Among the 303 women in at least 2 generations that were analyzed, the median age of cancer diagnosis was 42 years in generation 2 and 48 years of age in generation 1 (P < .001). The statistical analysis accounted for the differences in medical care by decade of birth spanned by the women in the study cohort. Using a different statistical model, the authors found that the change in the expected age of cancer onset decreased by 7.9 years from the first to the second generation. “This study shows that this will be an important factor to closely follow forward” in HBOC, says Jennifer K. Litton, MD of the department of breast medical oncology at M.D. Anderson, one of the lead authors of the study.

“Our research tells us that we need to continue to initiate screenings at least ten years prior to the earliest cancer diagnosis,” said Dr. Litton “Also, because we do not have the BRCA mutation status of affected individuals from previous generations, when testing may not have been available yet, it is vital that we continue to collect family information,” she added. Continuing to accumulate the data in shifts in age of diagnosis will allow for more accurate timing of guidance and intervention in future generations. Currently the NCCN guidelines recommend screening starting at ages 20 to 25, or five to ten years earlier than the youngest age at diagnosis of a family member. The authors believe that based on their work and previous evidence, the current guidelines are sufficient.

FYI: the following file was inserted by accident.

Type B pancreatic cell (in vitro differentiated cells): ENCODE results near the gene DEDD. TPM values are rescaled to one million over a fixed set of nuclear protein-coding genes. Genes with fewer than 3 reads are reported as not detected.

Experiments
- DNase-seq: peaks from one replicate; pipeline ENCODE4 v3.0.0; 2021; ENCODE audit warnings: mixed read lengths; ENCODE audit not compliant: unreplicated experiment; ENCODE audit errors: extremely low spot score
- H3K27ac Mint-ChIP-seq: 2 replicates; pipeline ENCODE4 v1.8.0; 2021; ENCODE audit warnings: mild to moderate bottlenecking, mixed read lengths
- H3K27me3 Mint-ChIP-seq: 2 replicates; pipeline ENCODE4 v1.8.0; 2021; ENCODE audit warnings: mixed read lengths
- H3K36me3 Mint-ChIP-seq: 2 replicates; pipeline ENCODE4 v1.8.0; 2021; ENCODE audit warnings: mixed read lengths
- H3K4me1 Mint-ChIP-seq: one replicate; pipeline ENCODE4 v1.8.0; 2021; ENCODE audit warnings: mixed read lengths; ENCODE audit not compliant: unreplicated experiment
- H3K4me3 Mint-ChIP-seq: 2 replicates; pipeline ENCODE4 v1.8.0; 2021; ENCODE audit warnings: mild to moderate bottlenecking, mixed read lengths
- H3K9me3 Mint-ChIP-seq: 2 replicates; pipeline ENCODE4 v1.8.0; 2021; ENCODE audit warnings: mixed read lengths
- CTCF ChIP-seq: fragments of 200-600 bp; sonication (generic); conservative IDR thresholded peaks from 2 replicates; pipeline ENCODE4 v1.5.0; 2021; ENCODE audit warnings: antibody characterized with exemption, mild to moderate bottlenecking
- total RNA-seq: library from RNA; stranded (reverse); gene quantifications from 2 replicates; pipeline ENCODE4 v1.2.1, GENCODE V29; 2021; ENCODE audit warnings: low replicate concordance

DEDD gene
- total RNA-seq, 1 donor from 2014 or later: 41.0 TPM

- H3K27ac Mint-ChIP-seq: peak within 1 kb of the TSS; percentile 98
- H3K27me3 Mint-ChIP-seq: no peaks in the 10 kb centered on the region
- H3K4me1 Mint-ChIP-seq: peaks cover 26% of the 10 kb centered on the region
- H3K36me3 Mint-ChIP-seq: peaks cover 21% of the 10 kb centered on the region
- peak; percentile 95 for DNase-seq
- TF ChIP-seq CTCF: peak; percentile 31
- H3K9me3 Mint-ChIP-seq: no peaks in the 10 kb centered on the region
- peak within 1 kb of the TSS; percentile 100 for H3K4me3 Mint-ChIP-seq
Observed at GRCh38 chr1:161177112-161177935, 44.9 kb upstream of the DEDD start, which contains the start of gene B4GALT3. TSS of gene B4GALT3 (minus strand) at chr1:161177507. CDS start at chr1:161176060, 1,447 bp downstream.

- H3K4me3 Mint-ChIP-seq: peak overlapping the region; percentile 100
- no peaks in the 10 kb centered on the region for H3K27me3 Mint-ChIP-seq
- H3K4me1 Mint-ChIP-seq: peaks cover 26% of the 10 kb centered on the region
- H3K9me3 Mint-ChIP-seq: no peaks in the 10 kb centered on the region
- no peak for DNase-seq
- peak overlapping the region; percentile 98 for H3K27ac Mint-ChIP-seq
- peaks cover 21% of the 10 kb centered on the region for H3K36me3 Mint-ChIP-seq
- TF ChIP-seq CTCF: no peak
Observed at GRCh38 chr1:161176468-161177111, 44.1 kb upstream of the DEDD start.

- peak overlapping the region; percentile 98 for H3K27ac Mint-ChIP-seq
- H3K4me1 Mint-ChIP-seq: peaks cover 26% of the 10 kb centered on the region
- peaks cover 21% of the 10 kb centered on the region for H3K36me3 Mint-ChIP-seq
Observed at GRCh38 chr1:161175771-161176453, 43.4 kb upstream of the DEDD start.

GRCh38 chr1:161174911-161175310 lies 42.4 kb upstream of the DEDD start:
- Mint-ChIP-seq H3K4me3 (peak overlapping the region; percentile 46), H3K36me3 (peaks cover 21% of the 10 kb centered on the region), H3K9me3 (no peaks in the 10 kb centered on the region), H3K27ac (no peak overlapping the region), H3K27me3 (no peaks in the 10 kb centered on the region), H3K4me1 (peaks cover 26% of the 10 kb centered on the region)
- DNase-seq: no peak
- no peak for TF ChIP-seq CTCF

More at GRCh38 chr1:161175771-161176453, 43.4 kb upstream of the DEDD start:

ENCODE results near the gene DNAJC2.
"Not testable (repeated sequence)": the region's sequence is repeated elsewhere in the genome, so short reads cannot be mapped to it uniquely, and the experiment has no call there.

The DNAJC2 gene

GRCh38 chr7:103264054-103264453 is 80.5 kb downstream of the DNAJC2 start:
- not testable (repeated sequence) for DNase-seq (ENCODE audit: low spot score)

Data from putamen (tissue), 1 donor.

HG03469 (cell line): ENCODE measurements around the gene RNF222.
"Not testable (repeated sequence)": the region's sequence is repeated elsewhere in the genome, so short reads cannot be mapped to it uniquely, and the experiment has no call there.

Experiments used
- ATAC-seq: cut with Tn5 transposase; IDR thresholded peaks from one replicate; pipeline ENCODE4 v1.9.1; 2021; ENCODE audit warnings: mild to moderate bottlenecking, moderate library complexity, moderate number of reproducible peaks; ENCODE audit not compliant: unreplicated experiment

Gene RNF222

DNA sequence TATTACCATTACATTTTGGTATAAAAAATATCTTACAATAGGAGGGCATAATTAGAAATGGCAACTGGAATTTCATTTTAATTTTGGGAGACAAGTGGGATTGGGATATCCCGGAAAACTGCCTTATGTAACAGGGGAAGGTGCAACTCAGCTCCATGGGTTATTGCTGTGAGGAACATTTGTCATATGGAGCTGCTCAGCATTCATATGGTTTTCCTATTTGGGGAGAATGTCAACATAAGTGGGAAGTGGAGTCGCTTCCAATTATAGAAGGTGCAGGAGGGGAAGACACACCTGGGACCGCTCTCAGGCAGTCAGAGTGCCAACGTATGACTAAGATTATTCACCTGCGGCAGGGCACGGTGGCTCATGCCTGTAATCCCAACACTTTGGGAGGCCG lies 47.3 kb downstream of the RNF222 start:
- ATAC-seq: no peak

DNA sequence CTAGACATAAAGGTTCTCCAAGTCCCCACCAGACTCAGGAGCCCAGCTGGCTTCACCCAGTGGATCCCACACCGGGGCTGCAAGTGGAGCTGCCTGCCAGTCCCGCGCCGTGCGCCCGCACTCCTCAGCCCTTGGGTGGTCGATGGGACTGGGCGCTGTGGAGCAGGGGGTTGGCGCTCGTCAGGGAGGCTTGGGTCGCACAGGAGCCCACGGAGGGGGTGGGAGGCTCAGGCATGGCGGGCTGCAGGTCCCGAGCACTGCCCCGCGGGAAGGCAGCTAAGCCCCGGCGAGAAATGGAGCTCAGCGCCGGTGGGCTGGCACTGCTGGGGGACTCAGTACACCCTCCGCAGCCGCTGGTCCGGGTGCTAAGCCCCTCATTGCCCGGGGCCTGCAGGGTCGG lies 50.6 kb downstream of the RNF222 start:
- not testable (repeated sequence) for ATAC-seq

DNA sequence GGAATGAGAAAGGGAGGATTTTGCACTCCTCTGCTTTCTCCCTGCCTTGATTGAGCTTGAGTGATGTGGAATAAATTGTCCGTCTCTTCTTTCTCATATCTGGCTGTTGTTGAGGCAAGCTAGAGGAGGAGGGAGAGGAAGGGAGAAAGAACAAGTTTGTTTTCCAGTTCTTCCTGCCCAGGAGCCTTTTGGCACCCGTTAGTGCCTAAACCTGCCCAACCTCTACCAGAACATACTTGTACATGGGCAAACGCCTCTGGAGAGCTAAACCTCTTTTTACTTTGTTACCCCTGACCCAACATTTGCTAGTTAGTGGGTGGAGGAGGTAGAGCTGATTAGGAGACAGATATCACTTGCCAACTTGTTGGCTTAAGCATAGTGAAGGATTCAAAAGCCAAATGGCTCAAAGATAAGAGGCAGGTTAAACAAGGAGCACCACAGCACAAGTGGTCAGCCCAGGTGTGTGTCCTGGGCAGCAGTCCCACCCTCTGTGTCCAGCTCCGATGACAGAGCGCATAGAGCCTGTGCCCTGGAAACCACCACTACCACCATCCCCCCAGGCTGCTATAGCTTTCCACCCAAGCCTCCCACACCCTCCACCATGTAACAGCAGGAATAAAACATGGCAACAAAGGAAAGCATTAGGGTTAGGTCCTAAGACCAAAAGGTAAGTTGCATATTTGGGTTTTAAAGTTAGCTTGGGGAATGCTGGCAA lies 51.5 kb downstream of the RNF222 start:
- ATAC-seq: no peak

The authors note that although each generation subset was small in this study, the result is further evidence of genetic anticipation in HBOC. Anticipation is the earlier onset and increased severity of certain genetic disease in subsequent generations and has been observed in fragile X syndrome and Huntington’s disease. Anticipation has been suggested in breast cancer, but so far, study cohorts have been small. The idea that anticipation may occur in HBOC is logical as the BRCA proteins function in genomic stability and DNA repair pathways and so far, the evidence in fragile X and Huntington’s disease points to DNA instability as being responsible for the anticipation phenomenon.